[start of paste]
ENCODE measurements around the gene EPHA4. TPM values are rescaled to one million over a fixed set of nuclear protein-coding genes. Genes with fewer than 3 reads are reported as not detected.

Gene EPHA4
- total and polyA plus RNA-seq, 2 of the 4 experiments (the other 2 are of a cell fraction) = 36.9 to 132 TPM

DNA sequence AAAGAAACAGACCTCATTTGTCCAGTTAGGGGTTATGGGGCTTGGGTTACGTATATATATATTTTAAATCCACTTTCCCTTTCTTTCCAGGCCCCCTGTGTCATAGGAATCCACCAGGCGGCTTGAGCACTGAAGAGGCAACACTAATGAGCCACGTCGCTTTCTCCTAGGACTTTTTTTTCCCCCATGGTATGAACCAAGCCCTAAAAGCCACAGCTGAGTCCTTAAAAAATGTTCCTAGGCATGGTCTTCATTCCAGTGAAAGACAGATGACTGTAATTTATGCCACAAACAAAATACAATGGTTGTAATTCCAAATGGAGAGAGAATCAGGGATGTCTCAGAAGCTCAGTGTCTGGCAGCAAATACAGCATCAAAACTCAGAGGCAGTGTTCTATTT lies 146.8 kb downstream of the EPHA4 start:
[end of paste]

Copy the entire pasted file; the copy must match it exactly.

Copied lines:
ENCODE measurements around the gene EPHA4. TPM values are rescaled to one million over a fixed set of nuclear protein-coding genes. Genes with fewer than 3 reads are reported as not detected.

Gene EPHA4
- total and polyA plus RNA-seq, 2 of the 4 experiments (the other 2 are of a cell fraction) = 36.9 to 132 TPM

DNA sequence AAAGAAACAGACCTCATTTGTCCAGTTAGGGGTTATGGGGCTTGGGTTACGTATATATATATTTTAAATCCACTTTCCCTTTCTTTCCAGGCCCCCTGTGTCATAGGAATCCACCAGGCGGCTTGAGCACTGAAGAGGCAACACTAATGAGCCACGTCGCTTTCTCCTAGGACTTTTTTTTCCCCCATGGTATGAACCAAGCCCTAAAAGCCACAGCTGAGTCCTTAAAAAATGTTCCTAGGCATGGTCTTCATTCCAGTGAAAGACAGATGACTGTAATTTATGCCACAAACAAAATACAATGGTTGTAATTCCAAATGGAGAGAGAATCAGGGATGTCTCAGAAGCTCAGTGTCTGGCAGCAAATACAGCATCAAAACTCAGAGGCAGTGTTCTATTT lies 146.8 kb downstream of the EPHA4 start: